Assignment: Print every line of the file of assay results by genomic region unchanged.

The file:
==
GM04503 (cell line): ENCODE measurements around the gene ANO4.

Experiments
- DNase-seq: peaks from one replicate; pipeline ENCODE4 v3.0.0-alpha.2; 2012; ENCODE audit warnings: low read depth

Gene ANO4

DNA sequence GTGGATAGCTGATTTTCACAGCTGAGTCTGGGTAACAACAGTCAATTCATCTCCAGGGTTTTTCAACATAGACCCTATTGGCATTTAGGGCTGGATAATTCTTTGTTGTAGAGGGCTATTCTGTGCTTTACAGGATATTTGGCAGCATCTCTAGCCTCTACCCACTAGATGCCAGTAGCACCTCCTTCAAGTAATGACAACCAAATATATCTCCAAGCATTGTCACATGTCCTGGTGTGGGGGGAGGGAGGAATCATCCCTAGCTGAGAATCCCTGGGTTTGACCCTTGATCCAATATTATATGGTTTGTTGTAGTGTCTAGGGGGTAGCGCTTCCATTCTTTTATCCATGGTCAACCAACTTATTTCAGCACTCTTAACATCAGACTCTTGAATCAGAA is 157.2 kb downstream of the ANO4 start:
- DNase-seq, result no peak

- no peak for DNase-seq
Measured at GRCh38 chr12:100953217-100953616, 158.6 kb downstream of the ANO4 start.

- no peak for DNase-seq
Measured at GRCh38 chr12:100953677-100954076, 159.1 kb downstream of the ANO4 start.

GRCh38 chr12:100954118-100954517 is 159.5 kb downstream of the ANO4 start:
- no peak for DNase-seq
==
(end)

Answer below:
GM04503 (cell line): ENCODE measurements around the gene ANO4.

Experiments
- DNase-seq: peaks from one replicate; pipeline ENCODE4 v3.0.0-alpha.2; 2012; ENCODE audit warnings: low read depth

Gene ANO4

DNA sequence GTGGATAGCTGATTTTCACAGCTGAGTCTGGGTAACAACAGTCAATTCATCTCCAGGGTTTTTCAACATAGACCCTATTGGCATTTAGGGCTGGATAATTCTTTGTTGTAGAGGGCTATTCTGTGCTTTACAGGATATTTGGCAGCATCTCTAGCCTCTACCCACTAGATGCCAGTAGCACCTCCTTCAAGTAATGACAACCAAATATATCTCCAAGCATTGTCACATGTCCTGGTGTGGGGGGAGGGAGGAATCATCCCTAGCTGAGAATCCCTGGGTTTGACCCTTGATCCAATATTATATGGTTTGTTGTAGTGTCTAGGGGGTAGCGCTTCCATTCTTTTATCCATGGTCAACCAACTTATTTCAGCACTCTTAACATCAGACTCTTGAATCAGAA is 157.2 kb downstream of the ANO4 start:
- DNase-seq, result no peak

- no peak for DNase-seq
Measured at GRCh38 chr12:100953217-100953616, 158.6 kb downstream of the ANO4 start.

- no peak for DNase-seq
Measured at GRCh38 chr12:100953677-100954076, 159.1 kb downstream of the ANO4 start.

GRCh38 chr12:100954118-100954517 is 159.5 kb downstream of the ANO4 start:
- no peak for DNase-seq